Cornflower, Lavender, + Lobelia
Having only grown cornflower once in my first boulevard garden, I can’t speak deeply to this one, except that everywhere I look its benefits continue to amaze me. Again, it’s an edible - no surprise there - and I plan to dry some for an herbal tea blend, but it’s also an earlier bloomer which the bees and pollinators need to be drawn into your gardens. I have a feeling it’s another self-seeder, so I am putting this along with other heavy self-seeders in some beds along the driveway adjacent to the garden plot.
And, you are thinking lavender is a perennial. Well, it is in most climates; zone 6 and warmer consider it a perennial, but I’m growing it for the first time this year and it’s definite an annual here, though I may try to overwinter some in pots in our garage. It benefits from cold stratification, and I’ve tucked my seeds in the fridge on a damp paper towel and will sow them February 14. They may take a while to germinate so they are a flower you have to think ahead in order to sow from seed. I purchased this seed in April last year thinking I’d grow it and once I read the requirements I just tucked it away until now. I can’t wait to have some growing on our property.
Top Picks for Butterflies
I couldn’t post an article about flowers without mentioning the monarchs and other wonderful butterflies. I love gardening for the monarchs and I love being a part of their beautifully complex life cycle. It’s an honor to provide them with shelter, food, and nectar here during summer. In addition to four types of milkweed on our property, which is the plant they require during their larval stage, I recommend growing zinnia (Benary’s Giant and Sunbow are two varieties I really love) and Mexican torch sunflower (Tithonia) as monarch magnets. A close runner up is marigolds — at least that’s what I’ve observed in my own garden, but maybe it’s because they are already here so they are just sipping it because it’s here and they’re here.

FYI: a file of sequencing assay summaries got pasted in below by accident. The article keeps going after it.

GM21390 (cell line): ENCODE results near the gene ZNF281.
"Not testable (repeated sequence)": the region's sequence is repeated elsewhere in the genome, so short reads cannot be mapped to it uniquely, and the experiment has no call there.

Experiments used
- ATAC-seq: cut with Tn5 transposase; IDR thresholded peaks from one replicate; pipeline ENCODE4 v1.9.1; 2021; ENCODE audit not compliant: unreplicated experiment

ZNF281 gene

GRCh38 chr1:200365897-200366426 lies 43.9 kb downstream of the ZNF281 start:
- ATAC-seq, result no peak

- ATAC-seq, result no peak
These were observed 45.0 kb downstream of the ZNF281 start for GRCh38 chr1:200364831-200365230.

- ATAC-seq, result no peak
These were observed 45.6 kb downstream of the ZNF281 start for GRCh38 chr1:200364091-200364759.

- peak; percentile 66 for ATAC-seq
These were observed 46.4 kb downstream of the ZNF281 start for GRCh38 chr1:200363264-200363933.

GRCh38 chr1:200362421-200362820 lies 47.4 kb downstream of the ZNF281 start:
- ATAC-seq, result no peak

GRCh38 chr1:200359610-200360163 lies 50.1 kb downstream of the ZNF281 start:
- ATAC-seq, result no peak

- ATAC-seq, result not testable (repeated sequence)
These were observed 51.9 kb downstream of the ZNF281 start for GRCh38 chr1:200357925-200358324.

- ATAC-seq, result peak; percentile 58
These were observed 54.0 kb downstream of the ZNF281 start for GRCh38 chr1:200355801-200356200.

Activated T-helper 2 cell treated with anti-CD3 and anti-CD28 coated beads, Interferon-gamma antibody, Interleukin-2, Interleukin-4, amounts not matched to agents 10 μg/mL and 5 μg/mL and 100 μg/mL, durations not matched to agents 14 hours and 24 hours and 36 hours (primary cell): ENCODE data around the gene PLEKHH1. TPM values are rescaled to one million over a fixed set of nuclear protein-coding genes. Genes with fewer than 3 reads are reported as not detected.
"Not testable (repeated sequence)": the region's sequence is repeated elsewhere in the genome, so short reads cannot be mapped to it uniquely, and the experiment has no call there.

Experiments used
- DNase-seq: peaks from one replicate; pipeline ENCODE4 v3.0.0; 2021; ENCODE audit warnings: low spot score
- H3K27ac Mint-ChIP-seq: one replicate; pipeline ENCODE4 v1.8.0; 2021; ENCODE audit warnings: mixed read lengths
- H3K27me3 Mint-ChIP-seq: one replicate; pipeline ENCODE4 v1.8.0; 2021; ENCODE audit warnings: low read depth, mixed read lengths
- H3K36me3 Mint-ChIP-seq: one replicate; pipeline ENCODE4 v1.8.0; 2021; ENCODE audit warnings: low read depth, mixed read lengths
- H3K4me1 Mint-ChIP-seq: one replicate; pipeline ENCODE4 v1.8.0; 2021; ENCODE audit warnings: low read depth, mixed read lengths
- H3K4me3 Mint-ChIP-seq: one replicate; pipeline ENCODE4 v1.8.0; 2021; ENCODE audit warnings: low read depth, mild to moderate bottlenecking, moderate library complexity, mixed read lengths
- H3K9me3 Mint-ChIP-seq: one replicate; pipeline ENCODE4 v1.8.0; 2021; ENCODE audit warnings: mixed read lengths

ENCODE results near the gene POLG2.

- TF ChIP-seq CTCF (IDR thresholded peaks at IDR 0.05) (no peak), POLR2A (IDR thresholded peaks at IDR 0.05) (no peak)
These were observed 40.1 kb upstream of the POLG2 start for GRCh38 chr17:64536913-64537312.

Top Picks for Cut Flowers
My favorite flower to grow are zinnia. I love both the Profusion, Benary’s Giant, and Sunbow series. In addition to being excellent nectar sources as mentioned above, they make an reliable and long-lasting cut flower. I would be okay with just zinnia bouquets all summer long, in part because that’s all my Mom ever had for cut flowers and I loved it. I tend to cut them and leave them in the garden because of allergies in the family. Then the pollinators and butterflies visit our patio, too.
I also really love globe amaranth, also known as gomphrena. It makes a wonderful massing, the blooms last really long in the garden, and they also make great dried flowers. I was happy to see they were deer resistant in our yard, so now I can go for a larger massing outside the deer fence. It really makes a lovely statement in your garden in a large massing and stays pretty compact so can also be a border plant.
Cosmos, snapdragon, strawflower, and dahlias also make their way into my vases every time I create a bouquet. All lovely additions to the cut flower garden and all easy to grow from seed. Yes, you can grow dahlias from seed; they will grow tubers the first year that you then can dig up and save, or simply start the process over again the next year. I did lift some and stored them in the root cellar, but I’m not sure if they survived. I’ll try potting them up later this winter. The new flowers I am excited to add to my bouquets this year include statice, dara ammi, poppy, and cornflower.
Whatever your garden goals, I hope you find multiple spots to tuck more annual flowers into your landscape, no matter the size. The beauty of my top picks is that they generally don’t grow taller than 18” and can act as green mulch for things like your tomatoes. If someone asks me what to plant, I always recommend zinnia, marigold, sweet alyssum, and nasturtium in and around the garden — then add any other flowers you enjoy growing.